Alligator River Avoided Forest Conversion

Hyde County, North Carolina

United States

Avoided Conversion

Technical details

In 2008, a landowner began clearing several thousand acres of coastal North Carolina forest adjoining the Alligator River National Wildlife Refuge, intending to plant corn, wheat, and soybeans. It was purely an economic decision. Forestland in the area, less than 10 miles from Pamlico Sound in the northeastern part of the state, sold for $500 an acre. Cropland went for $3,200 an acre, more than 6 times as much.

Then, according to the Alligator River Project Design Document (https://thereserve2.apx.com/mymodule/ProjectDoc/Project_ViewFile.asp?FileID=5613&IDKEY=skjalskjf098234kj28098sfkjlf098098kl32lasjdflkj909f7740327), “the landowner became aware that carbon revenues could potentially provide sufficient revenues to justify maintaining the entire property as forest.” The owner called off the bulldozers.

The forest, in Hyde County, had actually been drained and cleared before, in the 1960s. It had been allowed to naturally regenerate as forest, but the canals and ditches remain to this day. Simply unblocking them would again drain the wetlands and allow the land to be cleared. If that happened, the trees (which have no timber value) and other vegetation would be burned.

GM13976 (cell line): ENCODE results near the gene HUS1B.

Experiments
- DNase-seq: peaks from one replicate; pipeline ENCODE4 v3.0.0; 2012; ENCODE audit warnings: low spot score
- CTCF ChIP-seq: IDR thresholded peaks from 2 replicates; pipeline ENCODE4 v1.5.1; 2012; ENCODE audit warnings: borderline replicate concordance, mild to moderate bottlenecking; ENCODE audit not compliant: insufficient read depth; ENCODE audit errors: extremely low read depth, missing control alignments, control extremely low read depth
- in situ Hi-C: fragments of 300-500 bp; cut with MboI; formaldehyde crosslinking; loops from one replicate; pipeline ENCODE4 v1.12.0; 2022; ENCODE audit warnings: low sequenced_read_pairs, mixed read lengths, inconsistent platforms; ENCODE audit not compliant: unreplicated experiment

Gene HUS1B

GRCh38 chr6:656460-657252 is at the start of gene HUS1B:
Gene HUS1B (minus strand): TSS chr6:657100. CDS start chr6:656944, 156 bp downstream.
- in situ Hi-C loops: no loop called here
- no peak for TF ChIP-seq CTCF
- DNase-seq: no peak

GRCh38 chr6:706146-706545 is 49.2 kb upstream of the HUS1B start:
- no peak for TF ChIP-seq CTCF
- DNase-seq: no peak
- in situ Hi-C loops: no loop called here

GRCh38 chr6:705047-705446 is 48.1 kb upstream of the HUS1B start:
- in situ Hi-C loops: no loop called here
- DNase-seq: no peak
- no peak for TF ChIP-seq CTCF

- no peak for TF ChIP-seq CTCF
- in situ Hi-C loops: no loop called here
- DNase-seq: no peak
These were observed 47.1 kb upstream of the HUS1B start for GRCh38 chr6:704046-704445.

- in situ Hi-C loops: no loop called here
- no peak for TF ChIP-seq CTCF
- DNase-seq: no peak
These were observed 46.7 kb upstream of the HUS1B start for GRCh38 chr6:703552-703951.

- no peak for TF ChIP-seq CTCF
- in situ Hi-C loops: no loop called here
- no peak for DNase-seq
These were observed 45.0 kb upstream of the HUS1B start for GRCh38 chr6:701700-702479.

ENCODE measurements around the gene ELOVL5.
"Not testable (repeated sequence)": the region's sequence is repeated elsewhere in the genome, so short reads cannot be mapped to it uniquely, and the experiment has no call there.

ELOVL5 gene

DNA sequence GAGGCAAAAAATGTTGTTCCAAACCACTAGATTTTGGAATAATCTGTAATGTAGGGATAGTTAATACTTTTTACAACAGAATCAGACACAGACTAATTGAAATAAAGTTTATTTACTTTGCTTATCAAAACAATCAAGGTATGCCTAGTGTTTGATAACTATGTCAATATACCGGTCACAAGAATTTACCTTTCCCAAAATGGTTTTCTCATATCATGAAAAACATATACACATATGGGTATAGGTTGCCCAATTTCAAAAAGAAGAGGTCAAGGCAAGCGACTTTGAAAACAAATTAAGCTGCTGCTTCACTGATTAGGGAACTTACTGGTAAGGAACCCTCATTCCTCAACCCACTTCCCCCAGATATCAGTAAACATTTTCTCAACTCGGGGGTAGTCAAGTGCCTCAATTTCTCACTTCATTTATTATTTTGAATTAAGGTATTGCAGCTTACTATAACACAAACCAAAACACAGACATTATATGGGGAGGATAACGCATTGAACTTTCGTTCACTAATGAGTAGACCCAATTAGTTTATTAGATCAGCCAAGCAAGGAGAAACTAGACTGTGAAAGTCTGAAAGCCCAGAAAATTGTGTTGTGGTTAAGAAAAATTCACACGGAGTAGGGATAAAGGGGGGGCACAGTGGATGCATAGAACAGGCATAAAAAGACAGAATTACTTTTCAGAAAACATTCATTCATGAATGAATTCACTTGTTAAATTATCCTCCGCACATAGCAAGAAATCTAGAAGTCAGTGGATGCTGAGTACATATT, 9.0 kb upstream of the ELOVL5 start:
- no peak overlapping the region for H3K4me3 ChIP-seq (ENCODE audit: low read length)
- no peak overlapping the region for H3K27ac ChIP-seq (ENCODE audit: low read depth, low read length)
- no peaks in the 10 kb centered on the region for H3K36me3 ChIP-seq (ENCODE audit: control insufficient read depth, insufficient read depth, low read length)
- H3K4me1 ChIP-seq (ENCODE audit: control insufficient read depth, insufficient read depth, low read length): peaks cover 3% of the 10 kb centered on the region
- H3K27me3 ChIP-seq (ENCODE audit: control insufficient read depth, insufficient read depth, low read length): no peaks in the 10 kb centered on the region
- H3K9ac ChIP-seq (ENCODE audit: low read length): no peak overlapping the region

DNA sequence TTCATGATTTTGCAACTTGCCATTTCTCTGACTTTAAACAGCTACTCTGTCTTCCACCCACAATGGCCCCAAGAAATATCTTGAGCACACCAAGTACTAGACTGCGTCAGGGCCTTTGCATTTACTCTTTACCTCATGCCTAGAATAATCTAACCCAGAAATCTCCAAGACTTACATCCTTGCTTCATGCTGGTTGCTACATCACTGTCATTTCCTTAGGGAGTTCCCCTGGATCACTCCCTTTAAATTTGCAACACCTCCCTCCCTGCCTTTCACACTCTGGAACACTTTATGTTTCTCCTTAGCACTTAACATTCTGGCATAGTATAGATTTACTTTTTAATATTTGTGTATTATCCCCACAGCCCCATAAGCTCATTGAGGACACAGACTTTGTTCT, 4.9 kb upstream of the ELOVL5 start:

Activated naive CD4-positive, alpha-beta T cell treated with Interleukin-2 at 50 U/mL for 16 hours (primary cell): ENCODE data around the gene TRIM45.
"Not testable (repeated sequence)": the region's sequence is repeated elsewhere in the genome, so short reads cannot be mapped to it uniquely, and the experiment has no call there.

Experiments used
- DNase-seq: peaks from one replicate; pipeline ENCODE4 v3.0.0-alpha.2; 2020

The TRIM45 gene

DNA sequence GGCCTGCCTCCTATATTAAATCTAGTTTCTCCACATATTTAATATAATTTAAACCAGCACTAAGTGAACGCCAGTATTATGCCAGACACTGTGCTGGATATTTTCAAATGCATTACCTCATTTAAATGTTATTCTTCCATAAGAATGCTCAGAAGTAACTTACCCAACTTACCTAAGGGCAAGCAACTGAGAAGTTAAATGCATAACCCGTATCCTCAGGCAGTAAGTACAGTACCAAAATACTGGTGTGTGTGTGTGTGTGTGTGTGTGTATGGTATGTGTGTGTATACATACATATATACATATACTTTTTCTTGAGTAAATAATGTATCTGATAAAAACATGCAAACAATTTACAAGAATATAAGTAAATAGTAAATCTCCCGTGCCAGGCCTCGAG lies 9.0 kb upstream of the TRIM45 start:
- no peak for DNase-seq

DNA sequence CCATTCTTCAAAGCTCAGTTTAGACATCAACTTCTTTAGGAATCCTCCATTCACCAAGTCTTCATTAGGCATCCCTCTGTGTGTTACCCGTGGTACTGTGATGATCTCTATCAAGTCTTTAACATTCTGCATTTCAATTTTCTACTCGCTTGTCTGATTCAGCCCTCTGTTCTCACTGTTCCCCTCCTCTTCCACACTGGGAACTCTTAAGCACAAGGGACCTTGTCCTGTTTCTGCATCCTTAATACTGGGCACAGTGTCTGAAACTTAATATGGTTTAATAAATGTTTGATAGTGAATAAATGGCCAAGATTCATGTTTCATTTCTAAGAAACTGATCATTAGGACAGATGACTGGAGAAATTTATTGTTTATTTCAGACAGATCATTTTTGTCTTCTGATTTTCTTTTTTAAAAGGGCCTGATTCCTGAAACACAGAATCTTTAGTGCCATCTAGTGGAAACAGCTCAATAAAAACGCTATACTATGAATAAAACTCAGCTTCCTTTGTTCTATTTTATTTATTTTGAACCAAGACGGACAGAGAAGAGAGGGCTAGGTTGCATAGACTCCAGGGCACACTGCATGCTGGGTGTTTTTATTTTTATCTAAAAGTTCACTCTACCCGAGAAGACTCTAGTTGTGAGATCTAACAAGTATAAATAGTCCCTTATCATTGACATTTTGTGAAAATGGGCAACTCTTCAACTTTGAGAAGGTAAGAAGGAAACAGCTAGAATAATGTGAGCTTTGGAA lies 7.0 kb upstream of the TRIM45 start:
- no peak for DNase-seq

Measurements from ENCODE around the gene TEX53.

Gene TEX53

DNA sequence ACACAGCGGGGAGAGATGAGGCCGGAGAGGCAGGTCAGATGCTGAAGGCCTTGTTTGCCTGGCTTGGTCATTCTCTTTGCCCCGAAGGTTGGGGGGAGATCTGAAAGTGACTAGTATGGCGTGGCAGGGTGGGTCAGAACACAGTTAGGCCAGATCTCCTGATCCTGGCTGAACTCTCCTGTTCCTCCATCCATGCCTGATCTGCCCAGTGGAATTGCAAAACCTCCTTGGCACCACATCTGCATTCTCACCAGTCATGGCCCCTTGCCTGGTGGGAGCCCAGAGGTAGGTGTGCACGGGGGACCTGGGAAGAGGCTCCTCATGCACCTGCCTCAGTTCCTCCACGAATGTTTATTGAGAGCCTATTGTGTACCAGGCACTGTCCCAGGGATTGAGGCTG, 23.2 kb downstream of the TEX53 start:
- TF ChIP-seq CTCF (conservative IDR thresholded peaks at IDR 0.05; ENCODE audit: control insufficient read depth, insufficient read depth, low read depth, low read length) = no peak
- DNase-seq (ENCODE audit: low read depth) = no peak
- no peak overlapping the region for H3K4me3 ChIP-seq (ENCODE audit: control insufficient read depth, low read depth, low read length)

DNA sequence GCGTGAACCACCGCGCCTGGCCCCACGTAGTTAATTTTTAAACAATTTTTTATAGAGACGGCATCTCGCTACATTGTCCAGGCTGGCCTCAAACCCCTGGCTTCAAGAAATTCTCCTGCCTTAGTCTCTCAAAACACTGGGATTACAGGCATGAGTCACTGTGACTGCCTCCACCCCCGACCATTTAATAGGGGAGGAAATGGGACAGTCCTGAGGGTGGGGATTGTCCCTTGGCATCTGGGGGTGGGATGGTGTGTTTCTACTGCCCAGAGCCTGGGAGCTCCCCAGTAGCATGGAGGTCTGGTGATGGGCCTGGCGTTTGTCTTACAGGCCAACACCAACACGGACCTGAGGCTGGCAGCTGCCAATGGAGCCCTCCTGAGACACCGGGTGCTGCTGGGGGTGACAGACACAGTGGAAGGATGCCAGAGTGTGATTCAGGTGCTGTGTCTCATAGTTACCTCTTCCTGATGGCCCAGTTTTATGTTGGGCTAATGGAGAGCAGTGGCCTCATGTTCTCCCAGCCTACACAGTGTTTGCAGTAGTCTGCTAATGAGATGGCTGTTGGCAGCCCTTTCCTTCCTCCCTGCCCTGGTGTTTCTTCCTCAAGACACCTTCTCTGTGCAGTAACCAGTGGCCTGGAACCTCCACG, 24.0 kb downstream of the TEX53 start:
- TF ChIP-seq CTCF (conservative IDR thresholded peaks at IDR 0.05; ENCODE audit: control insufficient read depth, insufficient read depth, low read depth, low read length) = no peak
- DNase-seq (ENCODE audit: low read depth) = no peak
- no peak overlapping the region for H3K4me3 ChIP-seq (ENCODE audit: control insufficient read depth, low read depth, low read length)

Instead, the landowner worked with the environmental consulting company Bluesource to develop a carbon offset project. On May 14, 2010, the owner conveyed a permanent conservation easement to the US Department of Agriculture. As a result, 2 separate parcels totaling 2,372 acres will remain as forestland and wetlands in perpetuity. That protects habitat for a wide variety of animals, fish, plants, and insects next to the wildlife refuge.

The forest will continue to grow naturally, pulling carbon dioxide out of the air as it does so. Avoiding the conversion to cropland also prevents more than 410,000 metric tons (451,948 US tons) of carbon—in the form of live and dead trees, tree roots, and soil components—from being released into the atmosphere.

Cloverly buys offsets that meet accepted standards for being real, measurable, verifiable, permanent, and additional. "Additional" means that the carbon savings would not have happened without the offset project and that the project would not have happened unless it got certified to sell carbon offsets. Climate Action Reserve oversees verification of the Alligator River project. You can find verification documents at https://thereserve2.apx.com/mymodule/reg/TabDocuments.asp?r=111&ad=Prpt&act=update&type=PRO&aProj=pub&tablename=doc&id1=497.

Projects can produce many offsets during a year. So a project may appear more than once in the Cloverly portfolio. You can tell the year of the offset by the date in the web address for each project: "12-months-starting-[month]-[year]." For a list of all the projects in our portfolio and an interactive map, see https://dashboard.cloverly.com/offsets. Learn more about Cloverly at https://cloverly.com.

Percent Utilized

2.630%

Total Capacity

Instrument Type

Carbon Offset

Registry Name

Climate Action Reserve